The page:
It’s almost as if David Hershberger and Mitch Moseley, the forces behind the men’s clothing line Endovanera, don’t want you to find their shop. It’s tucked beneath an underpass in Echo Park, and except for a small wooden sign that ambiguously reads “Front St.,” propped casually at the bottom corner of the storefront window, there’s little to indicate Endovanera’s presence. There’s barely a mention of the shop on the company’s Web site, and even Hershberger and Moseley seem a bit reluctant to talk about it.
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Sewing up Echo Park: Endovanera's David Hershberger, left, and Mitch Moseley
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Long and lean
“I don’t expect anybody to come by,” Hershberger said not long before the store first opened.
Despite the tight lips, word got out.
Endovanera has been wowing fashion critics ever since its five-piece debut at Gen Art’s Fresh Faces in 2005. That collection’s hoods, tapered pants and deconstructed sleeves recalled 17th-century England, 21st-century Tokyo and futuristic intergalactic style all at the same time, establishing the line’s quiet, heroic quality. Endovanera is already stocked in chic boutiques throughout the country (including Opening Ceremony and Fred Segal here in L.A.), but the new flagship gives the fop-rocker set access to designs that are unavailable anyplace else, including pieces from seasons past, items not produced anymore and runway items, as well as access to the full collection.
“It’s sort of like an outlet,” says Moseley. “You can find lots of sample one-of-a kind pieces, or pieces we didn’t get enough orders for but produced anyway just for our store.”
The real highlight of Front St., however, is access to Hershberger — the designing half of the Endovanera partnership — who sometimes makes himself available during shop hours for custom work. Cole Waterhouse handles most of the custom jobs when Hershberger is busy with the Endovanera line, but there are still many days when you can find Hershberger “hiding out,” as he says, in his work area at the back of the 1,400-square-foot space. There, behind a gauzy curtain, he draws patterns or sews on his vintage machine, while customers check out his collection of more than 100 different fabrics and hardware for made-to-order pants, jackets and jeans. (His résumé includes a line of jeans for Ron Herman.)
Hershberger, who is shy and soft-spoken, has a brooding, ethereal quality. With his long brown hair and otherworldly blue eyes, the lanky 24-year-old looks like an elf from Lord of the Rings, more at home in Rivendell than Los Angeles. He says his inspiration seems to always come from the same things: The Empire Strikes Back, Jedi knights and ninjas.
His designs attract everyone from hipster business types to fashion-conscious rocker/artist dudes (musician/raconteur Jack White owns several custom pieces), and even women who have caught on that some of the men’s pieces mix really well into their wardrobes. (A women’s line is coming next spring.)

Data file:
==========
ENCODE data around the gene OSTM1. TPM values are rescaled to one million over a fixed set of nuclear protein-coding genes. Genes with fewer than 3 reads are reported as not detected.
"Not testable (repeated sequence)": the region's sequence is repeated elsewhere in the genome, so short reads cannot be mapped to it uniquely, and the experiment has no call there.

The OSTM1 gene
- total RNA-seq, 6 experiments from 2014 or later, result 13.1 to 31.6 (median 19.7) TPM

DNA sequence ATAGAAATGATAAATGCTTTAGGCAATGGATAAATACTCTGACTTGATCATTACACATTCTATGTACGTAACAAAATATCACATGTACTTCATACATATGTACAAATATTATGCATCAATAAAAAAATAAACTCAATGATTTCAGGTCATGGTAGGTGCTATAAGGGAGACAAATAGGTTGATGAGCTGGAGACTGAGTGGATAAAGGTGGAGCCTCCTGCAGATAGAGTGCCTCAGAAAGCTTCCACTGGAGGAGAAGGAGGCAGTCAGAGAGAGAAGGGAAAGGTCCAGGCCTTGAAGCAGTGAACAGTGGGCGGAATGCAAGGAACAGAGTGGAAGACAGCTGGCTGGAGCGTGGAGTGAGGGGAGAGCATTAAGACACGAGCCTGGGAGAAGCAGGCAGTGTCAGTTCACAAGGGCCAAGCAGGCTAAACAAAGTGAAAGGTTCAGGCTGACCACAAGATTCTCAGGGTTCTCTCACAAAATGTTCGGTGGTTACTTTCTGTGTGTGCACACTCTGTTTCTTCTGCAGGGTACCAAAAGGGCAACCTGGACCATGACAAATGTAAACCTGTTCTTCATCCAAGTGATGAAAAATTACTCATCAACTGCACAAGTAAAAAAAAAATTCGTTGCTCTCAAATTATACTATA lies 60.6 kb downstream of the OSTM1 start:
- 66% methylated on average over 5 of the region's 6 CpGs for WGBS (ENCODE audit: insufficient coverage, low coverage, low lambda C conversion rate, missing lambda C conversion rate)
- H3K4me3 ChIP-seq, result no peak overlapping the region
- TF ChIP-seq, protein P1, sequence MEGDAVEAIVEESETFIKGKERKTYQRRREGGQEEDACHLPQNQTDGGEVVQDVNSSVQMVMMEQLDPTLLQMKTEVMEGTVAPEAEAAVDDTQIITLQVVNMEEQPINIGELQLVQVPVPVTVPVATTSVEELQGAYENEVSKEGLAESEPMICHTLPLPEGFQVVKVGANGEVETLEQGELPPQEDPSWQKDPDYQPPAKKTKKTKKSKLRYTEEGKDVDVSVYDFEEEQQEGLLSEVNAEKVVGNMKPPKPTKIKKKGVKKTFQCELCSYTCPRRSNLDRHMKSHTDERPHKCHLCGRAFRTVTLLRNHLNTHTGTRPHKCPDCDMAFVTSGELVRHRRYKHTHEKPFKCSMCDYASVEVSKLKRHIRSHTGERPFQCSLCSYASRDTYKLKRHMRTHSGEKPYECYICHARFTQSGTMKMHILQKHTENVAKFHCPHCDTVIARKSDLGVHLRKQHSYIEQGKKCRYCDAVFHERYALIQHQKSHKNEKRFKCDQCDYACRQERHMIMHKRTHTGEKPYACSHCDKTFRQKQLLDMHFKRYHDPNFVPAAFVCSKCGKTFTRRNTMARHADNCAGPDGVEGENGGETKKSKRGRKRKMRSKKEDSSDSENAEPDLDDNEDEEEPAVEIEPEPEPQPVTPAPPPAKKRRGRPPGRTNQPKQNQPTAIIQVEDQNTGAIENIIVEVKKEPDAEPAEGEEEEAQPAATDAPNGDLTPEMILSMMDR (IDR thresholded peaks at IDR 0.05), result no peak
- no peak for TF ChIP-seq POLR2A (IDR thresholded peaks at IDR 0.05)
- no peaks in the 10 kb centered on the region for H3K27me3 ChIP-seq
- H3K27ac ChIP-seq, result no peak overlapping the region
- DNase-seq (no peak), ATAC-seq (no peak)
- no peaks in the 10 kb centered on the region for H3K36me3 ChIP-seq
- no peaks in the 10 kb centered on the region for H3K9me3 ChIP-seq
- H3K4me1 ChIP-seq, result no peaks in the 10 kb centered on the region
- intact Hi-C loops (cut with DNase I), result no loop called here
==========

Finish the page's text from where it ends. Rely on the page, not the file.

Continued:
The new, whitewashed, minimalist Front St. shop is a far cry from Hershberger’s former headquarters — an old boathouse in Orange County.
“The lighting is a lot better here,” says Hershberger, “but the vibe is still the same. There are still lots of people popping in and out.”
But why call the shop Front St. and not Endovanera? Moseley and Hershberger say they didn’t want to limit themselves, and they can support friends’ lines, like 1451 jewelry and Pop Goes the Spat, by carrying them in the store along with their own designs. And when Hershberger stumbled upon the carved wooden sign that read, “Front St.,” they saw it as, well, a sign.
“It’s cool to be two different entities,” says Hershberger.
He could be talking about himself and Moseley, with Moseley the more upbeat business guy to Hershberger’s more reticent self.
Moseley and Hershberger actually grew up around each other in Huntington Beach, but they didn’t become friends until two years ago. Moseley tells how he’d heard about “the kid who made custom jeans in an old boathouse.” Right after finishing an internship at a design house, Moseley found out that things had fallen through with Hershberger’s previous partner. He immediately contacted Hershberger about working together.
This spring, the pair produced an exhaustive collection of 33 looks for a Box Eight fashion-week show, and a few days later they opened the shop.
“I thought it would be great,” Hershberger says. “The rent is affordable, but I didn’t realize how much work it was going to be. It’s been a month.”
The space had been painted over many, many times, “all the colors of a fiesta,” drolls Hershberger. A couple of friends with some carpentry skills helped to build the shop.
So far, they say, it’s been interesting to see who drops by. “We can tell if people are familiar with the line,” says Hershberger, “by the way they’re dressed, how old they are or if they look like they belong in a lookbook.” Emo-model-hipster types should be in no short supply since they regularly flood the sidewalk outside the neighboring music joint, the Echoplex. And some nights, Moseley and Hershberger stay open past 8 p.m. in hopes of catching some of the runoff.
“But the crowd is always different,” Hershberger says, “and sometimes, you just kind of want to get away.”
Being tethered to the shop has been an adjustment for Hershberger, who clocks in seven days a week, except, “if it’s super hot,” he admits. “Then we might just close up and go to the beach.”
Front St., 1154 S. Glendale Blvd., Echo Park, (213) 413-6666. Mon.-Sun., noon-8 p.m.